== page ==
Jasper Philipsen has backed himself to stay at the top table of sprinters in the men's peloton after forcing his way into the A-list category through a terrific run of form.
The Belgian picked up six wins in his last 15 race days of the 2021 season - including at one stage spectacularly winning four times in as many race days - and he has continued winning into the new campaign, triumphing twice at February's UAE Tour.
His form is a further demonstration of the promise and potential that the Alpecin-Fenix rider had been showing in the last five years, now consistently beating the likes of Sam Bennett (Bora-Hansgrohe) and Dylan Groenewegen (BikeExchange-Jayco).
What drives Philipsen on is his innate desire to be successful, a trait that has followed him throughout his life.
"I don't like to lose," the recently-turned 24-year-old told Cycling Weekly just a few days before Paris-Nice, the race he is currently competing at.
"It’s how I am. It was always the same when I was young and playing football. When a game didn’t go how I wanted it to be going, I would be crying on the pitch. I had this winning mentality that’s not left me."
Philipsen spent two years at the WorldTour with UAE-Team Emirates, winning on four occasions including his maiden Grand Tour success at the Vuelta a España.
But it's since dropping down to ProTeam level with his current team in 2021 that he has been able to step up and show his worth on a more regular basis, highlights of which have included two wins at the Vuelta and victory at Scheldeprijs, a one-day semi-Classic that is dubbed as the sprinter's world championships.
Ever hungry, Philipsen is content but not satisfied. "At the end of last year I had some nice wins, but I feel like I'm not there yet," he added.
"I am still capable of doing other stuff as well, which I believe I will. I think I can be happy with last year, but I want to repeat that success, confirm all the wins.
"Every sprint you learn something new, but every situation is different so you can take different things from them.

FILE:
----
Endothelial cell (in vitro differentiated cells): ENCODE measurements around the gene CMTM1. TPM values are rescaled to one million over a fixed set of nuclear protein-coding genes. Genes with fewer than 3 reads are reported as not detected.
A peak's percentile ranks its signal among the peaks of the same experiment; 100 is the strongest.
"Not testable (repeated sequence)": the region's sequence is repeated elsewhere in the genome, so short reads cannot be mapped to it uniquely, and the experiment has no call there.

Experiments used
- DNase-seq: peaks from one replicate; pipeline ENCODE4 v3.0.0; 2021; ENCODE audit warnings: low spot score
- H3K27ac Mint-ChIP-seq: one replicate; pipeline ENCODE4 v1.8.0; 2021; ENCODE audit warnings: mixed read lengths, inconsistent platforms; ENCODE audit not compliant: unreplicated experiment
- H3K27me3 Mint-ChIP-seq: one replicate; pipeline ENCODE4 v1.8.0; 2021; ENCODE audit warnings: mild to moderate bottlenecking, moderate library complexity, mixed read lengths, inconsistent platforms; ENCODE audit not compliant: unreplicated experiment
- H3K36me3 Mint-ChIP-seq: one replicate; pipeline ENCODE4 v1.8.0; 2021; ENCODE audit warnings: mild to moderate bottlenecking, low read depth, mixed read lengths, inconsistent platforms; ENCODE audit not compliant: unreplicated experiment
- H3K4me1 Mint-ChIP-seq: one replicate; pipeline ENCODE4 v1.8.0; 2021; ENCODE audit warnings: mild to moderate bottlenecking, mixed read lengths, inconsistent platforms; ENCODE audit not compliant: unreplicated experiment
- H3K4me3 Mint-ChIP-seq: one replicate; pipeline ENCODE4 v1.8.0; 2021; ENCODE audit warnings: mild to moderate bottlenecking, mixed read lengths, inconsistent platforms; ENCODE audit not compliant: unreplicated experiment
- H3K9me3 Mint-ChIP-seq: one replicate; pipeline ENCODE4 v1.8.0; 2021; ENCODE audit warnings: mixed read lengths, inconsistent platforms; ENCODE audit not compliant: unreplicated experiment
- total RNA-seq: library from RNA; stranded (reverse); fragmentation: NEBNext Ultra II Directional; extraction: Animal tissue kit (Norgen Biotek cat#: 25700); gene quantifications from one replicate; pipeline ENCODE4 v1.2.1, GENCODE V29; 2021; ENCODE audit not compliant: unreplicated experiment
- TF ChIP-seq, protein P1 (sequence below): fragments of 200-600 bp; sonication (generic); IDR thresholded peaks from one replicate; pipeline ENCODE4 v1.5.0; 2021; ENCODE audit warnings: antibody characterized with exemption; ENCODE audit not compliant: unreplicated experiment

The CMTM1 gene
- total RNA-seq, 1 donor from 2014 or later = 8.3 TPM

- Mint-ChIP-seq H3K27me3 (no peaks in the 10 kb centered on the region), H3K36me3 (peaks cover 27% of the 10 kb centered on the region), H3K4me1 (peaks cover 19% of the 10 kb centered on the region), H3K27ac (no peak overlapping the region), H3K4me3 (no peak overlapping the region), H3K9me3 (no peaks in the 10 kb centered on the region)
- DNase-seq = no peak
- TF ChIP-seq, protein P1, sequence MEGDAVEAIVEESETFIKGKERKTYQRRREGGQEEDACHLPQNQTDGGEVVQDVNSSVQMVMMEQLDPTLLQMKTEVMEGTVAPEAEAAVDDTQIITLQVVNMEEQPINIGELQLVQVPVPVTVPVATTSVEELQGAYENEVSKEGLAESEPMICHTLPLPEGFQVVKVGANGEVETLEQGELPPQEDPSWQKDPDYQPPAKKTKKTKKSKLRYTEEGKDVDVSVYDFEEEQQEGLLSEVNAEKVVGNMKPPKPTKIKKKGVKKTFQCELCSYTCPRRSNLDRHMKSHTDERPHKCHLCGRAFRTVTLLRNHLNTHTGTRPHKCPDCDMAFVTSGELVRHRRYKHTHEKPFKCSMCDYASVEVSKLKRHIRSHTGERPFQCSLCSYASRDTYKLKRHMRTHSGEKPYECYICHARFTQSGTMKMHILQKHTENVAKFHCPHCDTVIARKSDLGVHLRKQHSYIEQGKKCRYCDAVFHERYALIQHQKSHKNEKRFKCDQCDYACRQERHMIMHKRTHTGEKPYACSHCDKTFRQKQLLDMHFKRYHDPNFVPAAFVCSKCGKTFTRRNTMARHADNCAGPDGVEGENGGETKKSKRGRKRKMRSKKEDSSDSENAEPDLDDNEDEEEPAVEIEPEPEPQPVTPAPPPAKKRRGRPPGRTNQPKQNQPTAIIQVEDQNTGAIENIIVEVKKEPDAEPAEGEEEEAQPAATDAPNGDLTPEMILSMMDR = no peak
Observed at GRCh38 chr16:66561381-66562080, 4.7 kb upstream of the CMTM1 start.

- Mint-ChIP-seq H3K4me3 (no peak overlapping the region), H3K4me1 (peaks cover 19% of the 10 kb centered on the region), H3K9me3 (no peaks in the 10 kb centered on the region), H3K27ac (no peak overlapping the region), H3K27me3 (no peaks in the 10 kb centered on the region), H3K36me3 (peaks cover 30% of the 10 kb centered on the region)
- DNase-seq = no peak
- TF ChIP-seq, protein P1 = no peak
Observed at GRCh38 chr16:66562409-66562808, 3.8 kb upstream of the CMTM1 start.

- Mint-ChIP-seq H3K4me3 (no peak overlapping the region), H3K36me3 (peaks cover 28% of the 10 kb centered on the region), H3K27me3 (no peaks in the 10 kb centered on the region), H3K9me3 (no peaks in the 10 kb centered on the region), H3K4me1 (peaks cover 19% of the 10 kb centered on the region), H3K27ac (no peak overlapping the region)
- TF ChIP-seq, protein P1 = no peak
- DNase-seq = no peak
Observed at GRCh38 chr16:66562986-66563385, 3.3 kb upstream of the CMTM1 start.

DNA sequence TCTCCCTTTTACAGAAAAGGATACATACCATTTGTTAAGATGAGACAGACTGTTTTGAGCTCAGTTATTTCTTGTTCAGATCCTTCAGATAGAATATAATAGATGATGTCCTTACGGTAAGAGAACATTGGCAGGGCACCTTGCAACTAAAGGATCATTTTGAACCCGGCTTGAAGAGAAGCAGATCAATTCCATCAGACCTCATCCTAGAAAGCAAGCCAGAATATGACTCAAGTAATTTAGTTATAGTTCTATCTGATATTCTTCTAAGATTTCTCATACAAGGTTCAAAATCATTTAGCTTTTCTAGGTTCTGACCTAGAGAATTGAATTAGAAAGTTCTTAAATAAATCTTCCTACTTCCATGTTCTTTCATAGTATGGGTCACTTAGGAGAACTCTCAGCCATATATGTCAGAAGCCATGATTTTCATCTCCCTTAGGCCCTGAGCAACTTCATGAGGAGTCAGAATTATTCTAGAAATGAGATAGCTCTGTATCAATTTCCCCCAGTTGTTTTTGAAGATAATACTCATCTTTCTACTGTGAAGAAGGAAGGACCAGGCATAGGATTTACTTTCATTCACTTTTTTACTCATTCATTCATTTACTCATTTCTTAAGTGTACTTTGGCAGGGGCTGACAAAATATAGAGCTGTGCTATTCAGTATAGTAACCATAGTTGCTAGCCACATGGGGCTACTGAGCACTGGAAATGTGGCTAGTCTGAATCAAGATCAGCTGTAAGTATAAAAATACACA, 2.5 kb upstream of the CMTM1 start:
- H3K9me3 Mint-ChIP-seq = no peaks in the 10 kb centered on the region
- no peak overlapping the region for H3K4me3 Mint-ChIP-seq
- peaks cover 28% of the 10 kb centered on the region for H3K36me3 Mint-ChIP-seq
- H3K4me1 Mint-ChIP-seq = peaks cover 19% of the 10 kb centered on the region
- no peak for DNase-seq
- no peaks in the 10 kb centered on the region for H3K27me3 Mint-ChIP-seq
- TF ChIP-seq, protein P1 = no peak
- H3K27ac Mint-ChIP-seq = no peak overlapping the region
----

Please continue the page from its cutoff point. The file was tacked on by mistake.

"We're just trying to do everything right, and the competitions are going well recently. I've shown I'm capable of winning, and of course it's always nice when you beat the big names because it means you're doing well."
Fabio Jakobsen's six wins already this season puts him in a league of his own as cycling's most in-form sprinter right now, but Philipsen is undoubtedly in second place in the form rankings.
Put to him if he and Jakobsen will forge a rivalry last probably seen in cycling almost a decade ago when Mark Cavendish and Marcel Kittel were in their pomp, a confident Philipsen could see merit in the thinking.
"We will see in the upcoming years," he said. "It's pretty important [such rivalries] and if we can keep stepping up, keep winning over and over again like those guys did...
"Of course, the ambition is to win as much as possible. I can't say if that will happen as there are a lot of fast men in the peloton, but I try to do as good as possible, and give everything I have."
In the meantime, Philipsen can look back on the UAE Tour with happiness. "The level of sprinters was pretty high," he added, "so it was not easy to go there with the expectation of winning, but in the end we won twice."
After Paris-Nice comes a series of Classics, before building up to the Tour de France where he'll be hoping to improve on six podium places at the 2021 edition.
"If I am selected, and I am expecting I will be, I'll be going for stage wins at the Tour," he confirmed.
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Chris first started writing for Cycling Weekly in 2013 on work experience and has since become a regular name in the magazine and on the website. Reporting from races, long interviews with riders from the peloton and riding features drive his love of writing about all things two wheels.
Probably a bit too obsessed with mountains, he was previously found playing and guiding in the Canadian Rockies, and now mostly lives in the Val d’Aran in the Spanish Pyrenees where he’s a ski instructor in the winter and cycling guide in the summer. He almost certainly holds the record for the most number of interviews conducted from snowy mountains.
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